MD - Foundry Bay - 2009/03/29 - 8 miles



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An early spring Sunday starts out with fog and dripping rain. Skies clear in the afternoon for a nice paddle back to Havre de Grace from Foundry Bay.







This was my third paddle of the 2009 season. I got out on January first for a short cold paddle at very low tide at Mariner Point. The previous weekend I did a solo paddle at Dundee Creek. This time I had talked two friends into starting out on a cool foggy drippy morning. Two others had wimped out so it was just the three of us gathered at Jean S. Roberts park upstream of the Amtrak bridge in Havre de Grace. We launch on the single concrete ramp with a rubber kayak launch ramp to one side.




The high speed Acela passenger train roared overhead and hurtled into the fog. It disappeared well before reaching the half way point across the broad tidal mouth of the Susquehanna River. We were experiencing a drought this spring so there was very little current from spring rains pushing down the big river that drains half of Pennsylvania and New York. To the south of Havre de grace the river dumps out into a wide bay about 5 miles square. In the center the built up silt of the millennia have formed a large sand and gravel dome. At low tide, a good part of the center of this bay goes dry or is very shallow. Vast banks of underwater aquatic vegetation ring the more open center like a bald man's head.



We skirted along the north side of this done, in the channel that runs near the bank. On the bank is the open ground of the Perry Point Veterans hospital. At the far tip of the point is Perry Point park where you can hand launch your kayaks if you do not want to paddle across the busy channel up the Susquehanna. On the backside of Perry Point is a small shallow bay named Foundry Bay. At the top of the bay, a small bifurcated creek heads up into the woods. This is Principio creek.



On one side of the creek is an active quarry mining the quartz sand and gravel - the deposited remains of the once mighty Appalachian mountains, now brought down to the shores of this tidal river. The creeks winds up through heavy forest and is blocked just short of the site of Principio Foundry for which the creek and the bay are named.



The creek goes under the elevated track of Amtrak and the busy rail corridor sees several trains go by in the twenty minutes we are there. The massive tunnel that provides passage for the tiny creek is built for the worst flood. The big impressive stone work looks like the work of the depression era CCC. the large granite blocks fit seamlessly and show no sign of decay except for a little calcium seepage overhead. Nonetheless, I do not dawdle under the high portal.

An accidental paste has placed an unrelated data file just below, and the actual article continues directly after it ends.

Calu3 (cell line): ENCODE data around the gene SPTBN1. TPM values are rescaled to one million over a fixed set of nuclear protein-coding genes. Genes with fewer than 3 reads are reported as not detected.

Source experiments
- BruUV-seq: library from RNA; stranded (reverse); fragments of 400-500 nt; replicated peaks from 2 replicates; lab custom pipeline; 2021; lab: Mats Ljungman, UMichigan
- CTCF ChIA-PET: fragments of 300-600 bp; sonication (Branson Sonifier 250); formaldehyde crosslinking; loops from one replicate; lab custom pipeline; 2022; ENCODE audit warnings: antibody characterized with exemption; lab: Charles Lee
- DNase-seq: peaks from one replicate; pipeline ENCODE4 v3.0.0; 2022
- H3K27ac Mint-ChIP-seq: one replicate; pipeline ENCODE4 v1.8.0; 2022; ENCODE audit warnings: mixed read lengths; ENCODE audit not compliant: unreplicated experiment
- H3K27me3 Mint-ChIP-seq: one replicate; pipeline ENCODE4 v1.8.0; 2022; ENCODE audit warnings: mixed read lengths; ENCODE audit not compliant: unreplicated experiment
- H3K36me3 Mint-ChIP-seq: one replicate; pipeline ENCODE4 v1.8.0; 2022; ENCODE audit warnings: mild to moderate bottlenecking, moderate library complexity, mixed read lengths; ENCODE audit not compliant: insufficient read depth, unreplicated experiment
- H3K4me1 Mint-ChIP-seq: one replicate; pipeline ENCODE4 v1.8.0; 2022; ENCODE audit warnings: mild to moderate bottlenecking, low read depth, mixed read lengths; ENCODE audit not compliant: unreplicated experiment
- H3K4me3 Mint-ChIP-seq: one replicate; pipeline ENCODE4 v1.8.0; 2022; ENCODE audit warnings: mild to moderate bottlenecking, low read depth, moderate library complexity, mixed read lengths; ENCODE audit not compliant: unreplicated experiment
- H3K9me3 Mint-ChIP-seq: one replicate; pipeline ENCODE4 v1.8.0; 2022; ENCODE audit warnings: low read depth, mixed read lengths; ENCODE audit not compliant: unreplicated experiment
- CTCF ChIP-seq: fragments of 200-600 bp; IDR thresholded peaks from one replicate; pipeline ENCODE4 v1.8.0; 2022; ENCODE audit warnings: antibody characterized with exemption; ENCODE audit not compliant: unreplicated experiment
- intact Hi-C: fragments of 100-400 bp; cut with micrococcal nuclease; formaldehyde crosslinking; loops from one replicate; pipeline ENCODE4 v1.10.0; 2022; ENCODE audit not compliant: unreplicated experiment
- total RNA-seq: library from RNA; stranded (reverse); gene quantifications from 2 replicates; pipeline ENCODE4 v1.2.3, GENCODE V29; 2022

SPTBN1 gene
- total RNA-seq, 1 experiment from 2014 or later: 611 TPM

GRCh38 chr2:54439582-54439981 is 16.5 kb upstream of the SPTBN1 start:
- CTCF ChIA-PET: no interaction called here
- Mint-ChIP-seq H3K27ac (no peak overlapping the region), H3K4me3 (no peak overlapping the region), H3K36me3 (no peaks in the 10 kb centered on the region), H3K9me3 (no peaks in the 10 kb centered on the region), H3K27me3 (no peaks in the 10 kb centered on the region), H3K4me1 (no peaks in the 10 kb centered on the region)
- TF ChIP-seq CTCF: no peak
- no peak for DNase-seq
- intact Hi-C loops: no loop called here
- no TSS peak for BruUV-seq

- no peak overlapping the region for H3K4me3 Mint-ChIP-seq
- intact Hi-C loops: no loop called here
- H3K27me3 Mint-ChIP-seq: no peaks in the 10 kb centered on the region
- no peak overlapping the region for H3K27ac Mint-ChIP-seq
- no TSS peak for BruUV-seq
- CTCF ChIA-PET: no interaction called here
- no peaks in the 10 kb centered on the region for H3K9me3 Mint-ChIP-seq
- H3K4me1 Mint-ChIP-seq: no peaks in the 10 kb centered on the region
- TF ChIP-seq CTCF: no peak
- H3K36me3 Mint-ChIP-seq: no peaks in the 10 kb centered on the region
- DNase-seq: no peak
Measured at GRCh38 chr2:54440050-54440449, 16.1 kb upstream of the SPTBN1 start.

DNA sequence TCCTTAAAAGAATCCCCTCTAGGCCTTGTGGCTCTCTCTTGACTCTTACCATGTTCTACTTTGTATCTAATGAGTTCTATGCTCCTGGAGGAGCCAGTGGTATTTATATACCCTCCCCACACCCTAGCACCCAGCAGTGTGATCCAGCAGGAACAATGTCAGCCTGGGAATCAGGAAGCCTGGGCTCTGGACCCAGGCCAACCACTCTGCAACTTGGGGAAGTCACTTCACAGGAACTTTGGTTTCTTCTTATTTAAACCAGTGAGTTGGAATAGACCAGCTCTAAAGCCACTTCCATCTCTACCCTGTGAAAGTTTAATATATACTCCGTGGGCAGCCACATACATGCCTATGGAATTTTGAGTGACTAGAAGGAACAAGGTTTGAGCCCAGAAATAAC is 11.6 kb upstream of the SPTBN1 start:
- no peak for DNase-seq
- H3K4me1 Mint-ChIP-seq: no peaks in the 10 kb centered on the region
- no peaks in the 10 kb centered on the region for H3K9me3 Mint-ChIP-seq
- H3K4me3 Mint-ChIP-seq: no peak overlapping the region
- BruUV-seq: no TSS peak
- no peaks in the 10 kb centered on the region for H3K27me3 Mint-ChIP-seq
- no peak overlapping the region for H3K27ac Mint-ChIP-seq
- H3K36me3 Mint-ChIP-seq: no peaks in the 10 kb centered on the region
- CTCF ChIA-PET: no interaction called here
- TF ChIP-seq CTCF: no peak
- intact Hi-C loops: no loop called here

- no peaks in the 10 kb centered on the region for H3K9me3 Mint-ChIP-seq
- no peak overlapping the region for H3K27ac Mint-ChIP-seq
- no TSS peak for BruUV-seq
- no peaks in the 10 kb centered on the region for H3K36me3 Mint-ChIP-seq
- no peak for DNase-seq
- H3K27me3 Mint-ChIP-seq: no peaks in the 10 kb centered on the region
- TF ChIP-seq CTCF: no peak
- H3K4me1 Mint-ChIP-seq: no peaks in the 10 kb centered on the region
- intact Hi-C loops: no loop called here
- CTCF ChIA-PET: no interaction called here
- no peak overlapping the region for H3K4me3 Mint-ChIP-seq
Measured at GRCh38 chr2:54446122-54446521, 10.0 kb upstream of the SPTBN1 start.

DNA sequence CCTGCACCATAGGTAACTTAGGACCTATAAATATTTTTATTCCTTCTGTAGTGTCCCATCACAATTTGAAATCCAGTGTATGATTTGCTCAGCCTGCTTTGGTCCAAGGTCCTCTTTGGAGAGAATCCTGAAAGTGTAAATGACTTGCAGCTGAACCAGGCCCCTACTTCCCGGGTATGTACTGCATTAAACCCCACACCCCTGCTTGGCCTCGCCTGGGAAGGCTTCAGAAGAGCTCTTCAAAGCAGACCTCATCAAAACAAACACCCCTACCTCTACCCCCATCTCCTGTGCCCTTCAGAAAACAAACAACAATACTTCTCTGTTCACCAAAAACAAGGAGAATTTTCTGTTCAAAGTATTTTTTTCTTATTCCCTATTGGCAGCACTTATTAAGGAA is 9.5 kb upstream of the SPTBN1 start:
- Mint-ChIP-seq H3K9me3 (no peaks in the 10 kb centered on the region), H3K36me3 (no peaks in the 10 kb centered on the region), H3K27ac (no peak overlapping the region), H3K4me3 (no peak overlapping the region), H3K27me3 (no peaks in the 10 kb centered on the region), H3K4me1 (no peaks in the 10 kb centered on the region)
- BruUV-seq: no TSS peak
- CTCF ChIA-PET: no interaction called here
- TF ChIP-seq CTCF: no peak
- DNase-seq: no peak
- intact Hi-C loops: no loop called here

Where the creek rejoins the bay, last years marsh reeds are laying on their sides with just a few seed stalk still holding last autumns high ground. The tide is high now so there is plenty of water for our visit. if you come at low tide you are likely to not be able to reach the creek as the bay is extremely shallow.



As we paddle along the west side of the bay along undeveloped shores,I spot a bald eagle sitting up in an overhanging tree. He waits long enough for me to get under him and leaps off his perch as I point my camera at him. He does not escape my camera as I get off three pictures of the mature bird. I did not see a mate.




As we paddle out of the bay, the sky becomes increasingly clear and the warm sun beating on my dry suit is getting quite hot. The water is quite cool and i use it to keep the temperature below roasting.




In the last half hour the sky turned quite blue and a few unstable looking clouds rolled up from the west, suggesting that the possible thunderstorms predicted for the afternoon just might materialize. We arrived back at the ramp about five hours after we left on this nice, lazy eight mile paddle


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